There are great opportunities ahead, and a new notion of identity can emerge using new technologies. The Bitcoin blockchain holds enormous potential here. I won’t get into the weeds of Bitcoin, but given the distributed nature of the blockchain, the emergence of a decentralized credit bureau with global reach is now a real possibility. Using the blockchain ledger to create a global repository of the world’s credit transactions will establish a new way to assess underwriting and risk with data that was previously unavailable. The notion of a thin-file or no-file borrower can become irrelevant – people will have full, instant access to their complete credit history, and make use of it to access loans in any country, regardless of how long the borrower has been there.
Every day most Americans swipe their credit cards for groceries, utility bills, or a night out on the town. Charges are applied — merchants pay roughly 30 cents plus 3% of the value of the transaction — and while expensive, merchants oblige because of the convenience credit cards offer to their customers. But imagine that you are a merchant who is also a part of the 3 billion people (50% of the world’s population) living on less than $2.50 a day. That 30 cents credit card fixed fee just does not add up. Who would pay a third of their income (and often half of their margin) just to swipe a card?
I believe Bitcoin – the P2P cryptocurrency – holds the most potential to bring the cost of payments transactions down. Anyone can send 1000s of bitcoins across the world just as easily as sending one hundredth of a million bitcoin, without incurring transaction or remittance fees. Talk about reducing the costs of moving money around.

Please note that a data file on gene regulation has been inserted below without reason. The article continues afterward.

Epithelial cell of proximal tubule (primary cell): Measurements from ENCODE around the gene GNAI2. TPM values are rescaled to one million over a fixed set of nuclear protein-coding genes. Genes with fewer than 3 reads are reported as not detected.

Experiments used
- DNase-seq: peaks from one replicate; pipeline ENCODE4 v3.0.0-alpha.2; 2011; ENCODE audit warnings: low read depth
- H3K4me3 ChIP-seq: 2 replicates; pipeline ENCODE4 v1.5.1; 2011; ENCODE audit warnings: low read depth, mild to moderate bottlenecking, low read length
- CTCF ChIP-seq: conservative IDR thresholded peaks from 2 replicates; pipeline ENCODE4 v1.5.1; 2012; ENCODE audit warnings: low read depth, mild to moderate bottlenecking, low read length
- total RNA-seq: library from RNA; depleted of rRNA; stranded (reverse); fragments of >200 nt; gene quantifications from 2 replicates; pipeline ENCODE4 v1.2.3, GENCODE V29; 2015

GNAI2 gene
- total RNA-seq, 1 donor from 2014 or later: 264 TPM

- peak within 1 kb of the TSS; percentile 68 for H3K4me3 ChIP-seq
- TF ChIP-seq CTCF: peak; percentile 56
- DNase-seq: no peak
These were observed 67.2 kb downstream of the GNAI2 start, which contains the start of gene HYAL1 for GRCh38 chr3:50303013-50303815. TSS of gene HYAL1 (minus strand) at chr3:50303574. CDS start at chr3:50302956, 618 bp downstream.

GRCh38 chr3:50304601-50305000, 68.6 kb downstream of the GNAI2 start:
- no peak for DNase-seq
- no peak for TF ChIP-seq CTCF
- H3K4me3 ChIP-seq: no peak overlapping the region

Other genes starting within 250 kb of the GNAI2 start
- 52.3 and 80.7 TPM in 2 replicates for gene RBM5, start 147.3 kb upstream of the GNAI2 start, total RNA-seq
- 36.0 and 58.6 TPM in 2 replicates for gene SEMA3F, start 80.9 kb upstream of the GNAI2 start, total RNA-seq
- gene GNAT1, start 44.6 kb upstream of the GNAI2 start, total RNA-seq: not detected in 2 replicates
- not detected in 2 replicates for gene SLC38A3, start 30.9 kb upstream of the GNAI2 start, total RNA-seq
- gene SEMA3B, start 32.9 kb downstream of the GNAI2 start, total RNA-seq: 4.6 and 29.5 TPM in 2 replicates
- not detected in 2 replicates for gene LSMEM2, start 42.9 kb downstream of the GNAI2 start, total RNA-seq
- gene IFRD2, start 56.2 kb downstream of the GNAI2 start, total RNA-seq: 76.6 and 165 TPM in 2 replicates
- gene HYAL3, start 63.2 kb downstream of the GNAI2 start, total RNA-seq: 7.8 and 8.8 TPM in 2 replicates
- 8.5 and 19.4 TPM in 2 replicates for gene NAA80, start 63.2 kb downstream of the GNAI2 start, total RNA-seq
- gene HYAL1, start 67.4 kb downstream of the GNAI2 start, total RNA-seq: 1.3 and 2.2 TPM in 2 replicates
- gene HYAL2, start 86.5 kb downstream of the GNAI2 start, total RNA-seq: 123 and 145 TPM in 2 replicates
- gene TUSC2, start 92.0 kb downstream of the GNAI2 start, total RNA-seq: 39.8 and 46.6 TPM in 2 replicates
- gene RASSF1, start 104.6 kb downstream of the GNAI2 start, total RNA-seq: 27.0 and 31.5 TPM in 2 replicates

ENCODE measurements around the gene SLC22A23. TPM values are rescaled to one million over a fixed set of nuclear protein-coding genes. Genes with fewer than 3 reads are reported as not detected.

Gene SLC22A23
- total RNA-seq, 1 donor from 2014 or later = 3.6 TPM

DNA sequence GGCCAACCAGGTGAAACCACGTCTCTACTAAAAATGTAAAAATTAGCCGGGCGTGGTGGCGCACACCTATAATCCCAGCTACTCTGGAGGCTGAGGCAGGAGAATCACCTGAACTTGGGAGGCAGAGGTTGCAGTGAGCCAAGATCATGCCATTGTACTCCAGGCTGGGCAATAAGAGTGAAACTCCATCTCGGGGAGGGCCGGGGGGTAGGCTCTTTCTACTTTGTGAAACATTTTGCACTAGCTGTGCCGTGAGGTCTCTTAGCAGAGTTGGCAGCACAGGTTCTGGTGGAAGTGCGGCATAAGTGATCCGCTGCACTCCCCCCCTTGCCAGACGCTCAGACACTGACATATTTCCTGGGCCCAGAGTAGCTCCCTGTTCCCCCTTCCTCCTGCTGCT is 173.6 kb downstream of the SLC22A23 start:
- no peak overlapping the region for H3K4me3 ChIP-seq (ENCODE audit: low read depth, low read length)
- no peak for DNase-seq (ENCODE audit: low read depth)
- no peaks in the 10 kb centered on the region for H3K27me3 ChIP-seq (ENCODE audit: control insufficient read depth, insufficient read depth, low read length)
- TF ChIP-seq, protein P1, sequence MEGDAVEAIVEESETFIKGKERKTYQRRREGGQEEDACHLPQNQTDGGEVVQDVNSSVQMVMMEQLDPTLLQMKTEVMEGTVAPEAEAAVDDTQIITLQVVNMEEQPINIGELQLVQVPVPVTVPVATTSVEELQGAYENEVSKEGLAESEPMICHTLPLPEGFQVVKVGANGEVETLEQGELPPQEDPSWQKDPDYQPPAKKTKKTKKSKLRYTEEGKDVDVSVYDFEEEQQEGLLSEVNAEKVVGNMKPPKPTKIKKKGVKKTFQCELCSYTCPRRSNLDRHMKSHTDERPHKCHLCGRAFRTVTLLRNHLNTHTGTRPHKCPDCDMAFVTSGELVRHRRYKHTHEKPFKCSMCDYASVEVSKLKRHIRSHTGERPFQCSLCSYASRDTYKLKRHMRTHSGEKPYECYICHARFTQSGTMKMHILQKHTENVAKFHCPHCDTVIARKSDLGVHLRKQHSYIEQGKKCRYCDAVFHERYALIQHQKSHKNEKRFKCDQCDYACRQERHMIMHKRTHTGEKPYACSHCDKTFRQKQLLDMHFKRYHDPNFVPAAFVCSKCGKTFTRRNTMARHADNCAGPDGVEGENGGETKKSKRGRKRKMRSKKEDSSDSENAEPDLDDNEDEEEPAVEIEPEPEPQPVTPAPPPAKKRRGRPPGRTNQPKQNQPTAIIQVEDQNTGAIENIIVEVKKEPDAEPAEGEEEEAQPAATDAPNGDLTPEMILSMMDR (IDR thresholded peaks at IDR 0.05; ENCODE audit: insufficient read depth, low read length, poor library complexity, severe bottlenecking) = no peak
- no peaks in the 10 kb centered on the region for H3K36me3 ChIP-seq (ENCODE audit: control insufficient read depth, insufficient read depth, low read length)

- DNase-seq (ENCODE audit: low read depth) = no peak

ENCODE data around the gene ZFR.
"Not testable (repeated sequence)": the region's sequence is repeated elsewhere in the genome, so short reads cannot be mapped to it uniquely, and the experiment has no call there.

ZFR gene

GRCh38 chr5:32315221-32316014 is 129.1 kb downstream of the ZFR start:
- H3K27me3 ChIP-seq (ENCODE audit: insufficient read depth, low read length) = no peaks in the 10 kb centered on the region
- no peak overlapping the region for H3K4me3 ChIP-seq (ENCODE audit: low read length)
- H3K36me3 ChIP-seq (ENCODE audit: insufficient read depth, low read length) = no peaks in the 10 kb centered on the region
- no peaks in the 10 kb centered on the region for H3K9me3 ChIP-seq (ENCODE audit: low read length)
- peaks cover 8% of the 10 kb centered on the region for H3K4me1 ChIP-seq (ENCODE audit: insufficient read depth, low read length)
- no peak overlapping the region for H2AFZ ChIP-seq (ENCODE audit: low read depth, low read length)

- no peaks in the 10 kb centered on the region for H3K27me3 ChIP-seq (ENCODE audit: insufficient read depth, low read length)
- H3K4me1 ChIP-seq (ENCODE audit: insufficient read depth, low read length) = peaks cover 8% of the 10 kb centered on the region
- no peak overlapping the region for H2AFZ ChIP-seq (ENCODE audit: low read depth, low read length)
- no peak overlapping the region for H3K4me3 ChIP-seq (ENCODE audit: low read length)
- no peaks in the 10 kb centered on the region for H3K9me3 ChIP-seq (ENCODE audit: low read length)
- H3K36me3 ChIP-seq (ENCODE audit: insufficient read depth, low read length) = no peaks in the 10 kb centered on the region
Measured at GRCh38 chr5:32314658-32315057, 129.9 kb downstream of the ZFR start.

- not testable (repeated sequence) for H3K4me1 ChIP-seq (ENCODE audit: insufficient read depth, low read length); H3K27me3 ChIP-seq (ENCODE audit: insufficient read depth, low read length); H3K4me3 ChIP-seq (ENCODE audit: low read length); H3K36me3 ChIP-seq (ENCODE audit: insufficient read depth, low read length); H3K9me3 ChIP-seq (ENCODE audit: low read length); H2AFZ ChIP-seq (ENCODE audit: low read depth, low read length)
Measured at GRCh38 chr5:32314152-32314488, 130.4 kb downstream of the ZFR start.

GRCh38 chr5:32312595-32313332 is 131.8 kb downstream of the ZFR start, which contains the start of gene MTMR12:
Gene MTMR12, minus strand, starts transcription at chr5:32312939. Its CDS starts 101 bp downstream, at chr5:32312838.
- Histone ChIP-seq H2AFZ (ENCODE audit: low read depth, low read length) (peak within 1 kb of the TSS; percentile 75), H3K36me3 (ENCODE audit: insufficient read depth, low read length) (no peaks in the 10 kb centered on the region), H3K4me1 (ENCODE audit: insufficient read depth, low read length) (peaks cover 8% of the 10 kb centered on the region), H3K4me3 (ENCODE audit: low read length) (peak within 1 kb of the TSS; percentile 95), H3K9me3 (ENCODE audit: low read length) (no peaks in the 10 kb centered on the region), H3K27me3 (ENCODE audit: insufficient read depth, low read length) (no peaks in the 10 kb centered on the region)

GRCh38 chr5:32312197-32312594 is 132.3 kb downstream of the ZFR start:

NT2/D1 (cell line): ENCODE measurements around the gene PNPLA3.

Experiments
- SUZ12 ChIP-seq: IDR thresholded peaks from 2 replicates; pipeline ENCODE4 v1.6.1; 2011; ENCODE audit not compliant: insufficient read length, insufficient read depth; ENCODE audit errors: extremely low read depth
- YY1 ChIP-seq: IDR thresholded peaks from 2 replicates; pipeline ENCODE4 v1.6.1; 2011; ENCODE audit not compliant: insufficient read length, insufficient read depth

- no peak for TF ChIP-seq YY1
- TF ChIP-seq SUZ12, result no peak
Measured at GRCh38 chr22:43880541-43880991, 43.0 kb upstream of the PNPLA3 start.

Most of the costs of holding and moving small balances will be stripped out of such a system (eventually including Deposit Insurance). Electronic delivery and instant disbursement of funds will take place via mobile phone. Non-banks, all while still turning a profit and serving more clients, will perform many of the banks’ functions better. One really wonders what banks will use their branches for 20 years from now!
Change is coming, passed a bank near you
The current banking system is not equipped to carry the task. They use mostly centralized legacy technology infrastructure, and rely heavily on expensive branches and manual processes. Moreover, given their role in the recent financial crisis, they will keep facing increasing capital and regulatory constraints. Banks will continue to pull from lending to ‘risky’ clients. Given their high cost base, banks can’t afford to underwrite and lend money in small amounts as is often requested.
The key to making finance as big and distributed as it should be is held by new marketplace lending platforms. Embracing new data sources, and using cost reducing and feature-enabling technologies like Bitcoin, is where the next mass scale opportunities will be unlocked. Lending in the twenty-first century comes with the promise of transforming the world. The addressable market is immense – 5 billion people strong. There are plenty of loans yet to be made, and one trillion of them might just be the beginning.